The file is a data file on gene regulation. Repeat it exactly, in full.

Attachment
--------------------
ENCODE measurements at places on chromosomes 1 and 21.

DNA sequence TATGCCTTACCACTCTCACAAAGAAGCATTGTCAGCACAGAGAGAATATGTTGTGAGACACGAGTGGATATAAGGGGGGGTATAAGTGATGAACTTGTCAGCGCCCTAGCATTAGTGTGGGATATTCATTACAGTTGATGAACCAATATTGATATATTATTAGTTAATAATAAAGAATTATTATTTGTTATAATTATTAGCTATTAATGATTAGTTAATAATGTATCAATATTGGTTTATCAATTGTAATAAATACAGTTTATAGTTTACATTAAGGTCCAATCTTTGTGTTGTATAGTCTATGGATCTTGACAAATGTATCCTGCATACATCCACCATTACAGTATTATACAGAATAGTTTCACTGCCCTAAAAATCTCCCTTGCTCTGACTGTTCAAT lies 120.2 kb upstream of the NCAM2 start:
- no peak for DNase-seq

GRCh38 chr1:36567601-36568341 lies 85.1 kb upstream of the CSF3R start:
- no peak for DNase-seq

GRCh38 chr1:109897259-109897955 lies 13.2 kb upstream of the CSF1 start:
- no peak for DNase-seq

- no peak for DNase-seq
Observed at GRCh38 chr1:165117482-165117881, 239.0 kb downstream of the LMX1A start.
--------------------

ENCODE measurements at places on chromosomes 1 and 21.

DNA sequence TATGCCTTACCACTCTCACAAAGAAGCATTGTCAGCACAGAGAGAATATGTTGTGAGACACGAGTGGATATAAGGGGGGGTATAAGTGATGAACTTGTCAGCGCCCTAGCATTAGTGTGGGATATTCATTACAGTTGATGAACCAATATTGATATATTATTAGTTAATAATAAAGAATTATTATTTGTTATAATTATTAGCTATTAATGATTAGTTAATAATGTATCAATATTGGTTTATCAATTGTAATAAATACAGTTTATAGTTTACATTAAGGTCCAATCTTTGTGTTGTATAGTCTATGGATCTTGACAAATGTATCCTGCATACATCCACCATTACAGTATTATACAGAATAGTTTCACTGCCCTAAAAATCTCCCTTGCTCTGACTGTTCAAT lies 120.2 kb upstream of the NCAM2 start:
- no peak for DNase-seq

GRCh38 chr1:36567601-36568341 lies 85.1 kb upstream of the CSF3R start:
- no peak for DNase-seq

GRCh38 chr1:109897259-109897955 lies 13.2 kb upstream of the CSF1 start:
- no peak for DNase-seq

- no peak for DNase-seq
Observed at GRCh38 chr1:165117482-165117881, 239.0 kb downstream of the LMX1A start.